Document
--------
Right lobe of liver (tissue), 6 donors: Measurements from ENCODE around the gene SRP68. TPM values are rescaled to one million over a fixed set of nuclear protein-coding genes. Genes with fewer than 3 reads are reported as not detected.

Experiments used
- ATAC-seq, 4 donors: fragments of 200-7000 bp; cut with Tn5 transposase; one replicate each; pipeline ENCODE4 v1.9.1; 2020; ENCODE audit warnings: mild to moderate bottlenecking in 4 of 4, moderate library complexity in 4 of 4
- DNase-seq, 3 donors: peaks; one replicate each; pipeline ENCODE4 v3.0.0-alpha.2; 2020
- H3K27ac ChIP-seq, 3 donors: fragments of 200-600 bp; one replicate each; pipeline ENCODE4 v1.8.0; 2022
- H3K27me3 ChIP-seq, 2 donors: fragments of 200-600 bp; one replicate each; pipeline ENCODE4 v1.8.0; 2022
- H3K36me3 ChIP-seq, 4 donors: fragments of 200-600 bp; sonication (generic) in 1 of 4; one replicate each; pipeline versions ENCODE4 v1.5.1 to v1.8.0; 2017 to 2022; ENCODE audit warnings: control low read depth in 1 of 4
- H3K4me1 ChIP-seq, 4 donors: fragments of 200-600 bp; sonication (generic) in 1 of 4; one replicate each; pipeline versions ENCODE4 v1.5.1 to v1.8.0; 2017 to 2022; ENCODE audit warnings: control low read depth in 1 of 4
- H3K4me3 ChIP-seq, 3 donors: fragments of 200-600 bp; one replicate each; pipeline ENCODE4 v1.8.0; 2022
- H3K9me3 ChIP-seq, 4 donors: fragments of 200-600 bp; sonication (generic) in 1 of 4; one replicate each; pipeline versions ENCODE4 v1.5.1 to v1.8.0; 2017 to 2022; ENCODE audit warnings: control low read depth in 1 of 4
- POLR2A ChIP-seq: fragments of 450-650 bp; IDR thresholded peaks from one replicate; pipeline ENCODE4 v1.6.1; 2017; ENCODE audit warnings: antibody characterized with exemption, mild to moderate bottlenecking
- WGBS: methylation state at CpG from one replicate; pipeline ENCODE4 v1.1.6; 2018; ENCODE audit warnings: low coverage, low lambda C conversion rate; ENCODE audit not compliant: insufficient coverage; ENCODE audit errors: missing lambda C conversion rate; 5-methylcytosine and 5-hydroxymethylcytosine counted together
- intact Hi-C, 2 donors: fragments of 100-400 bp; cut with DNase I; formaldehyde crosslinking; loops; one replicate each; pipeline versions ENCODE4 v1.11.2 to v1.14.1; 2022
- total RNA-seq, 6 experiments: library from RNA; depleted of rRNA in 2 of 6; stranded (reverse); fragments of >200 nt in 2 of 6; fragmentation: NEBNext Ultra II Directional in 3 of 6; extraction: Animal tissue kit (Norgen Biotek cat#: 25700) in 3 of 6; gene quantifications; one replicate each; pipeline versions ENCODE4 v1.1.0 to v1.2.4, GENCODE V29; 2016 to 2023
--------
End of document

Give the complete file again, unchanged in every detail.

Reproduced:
Right lobe of liver (tissue), 6 donors: Measurements from ENCODE around the gene SRP68. TPM values are rescaled to one million over a fixed set of nuclear protein-coding genes. Genes with fewer than 3 reads are reported as not detected.

Experiments used
- ATAC-seq, 4 donors: fragments of 200-7000 bp; cut with Tn5 transposase; one replicate each; pipeline ENCODE4 v1.9.1; 2020; ENCODE audit warnings: mild to moderate bottlenecking in 4 of 4, moderate library complexity in 4 of 4
- DNase-seq, 3 donors: peaks; one replicate each; pipeline ENCODE4 v3.0.0-alpha.2; 2020
- H3K27ac ChIP-seq, 3 donors: fragments of 200-600 bp; one replicate each; pipeline ENCODE4 v1.8.0; 2022
- H3K27me3 ChIP-seq, 2 donors: fragments of 200-600 bp; one replicate each; pipeline ENCODE4 v1.8.0; 2022
- H3K36me3 ChIP-seq, 4 donors: fragments of 200-600 bp; sonication (generic) in 1 of 4; one replicate each; pipeline versions ENCODE4 v1.5.1 to v1.8.0; 2017 to 2022; ENCODE audit warnings: control low read depth in 1 of 4
- H3K4me1 ChIP-seq, 4 donors: fragments of 200-600 bp; sonication (generic) in 1 of 4; one replicate each; pipeline versions ENCODE4 v1.5.1 to v1.8.0; 2017 to 2022; ENCODE audit warnings: control low read depth in 1 of 4
- H3K4me3 ChIP-seq, 3 donors: fragments of 200-600 bp; one replicate each; pipeline ENCODE4 v1.8.0; 2022
- H3K9me3 ChIP-seq, 4 donors: fragments of 200-600 bp; sonication (generic) in 1 of 4; one replicate each; pipeline versions ENCODE4 v1.5.1 to v1.8.0; 2017 to 2022; ENCODE audit warnings: control low read depth in 1 of 4
- POLR2A ChIP-seq: fragments of 450-650 bp; IDR thresholded peaks from one replicate; pipeline ENCODE4 v1.6.1; 2017; ENCODE audit warnings: antibody characterized with exemption, mild to moderate bottlenecking
- WGBS: methylation state at CpG from one replicate; pipeline ENCODE4 v1.1.6; 2018; ENCODE audit warnings: low coverage, low lambda C conversion rate; ENCODE audit not compliant: insufficient coverage; ENCODE audit errors: missing lambda C conversion rate; 5-methylcytosine and 5-hydroxymethylcytosine counted together
- intact Hi-C, 2 donors: fragments of 100-400 bp; cut with DNase I; formaldehyde crosslinking; loops; one replicate each; pipeline versions ENCODE4 v1.11.2 to v1.14.1; 2022
- total RNA-seq, 6 experiments: library from RNA; depleted of rRNA in 2 of 6; stranded (reverse); fragments of >200 nt in 2 of 6; fragmentation: NEBNext Ultra II Directional in 3 of 6; extraction: Animal tissue kit (Norgen Biotek cat#: 25700) in 3 of 6; gene quantifications; one replicate each; pipeline versions ENCODE4 v1.1.0 to v1.2.4, GENCODE V29; 2016 to 2023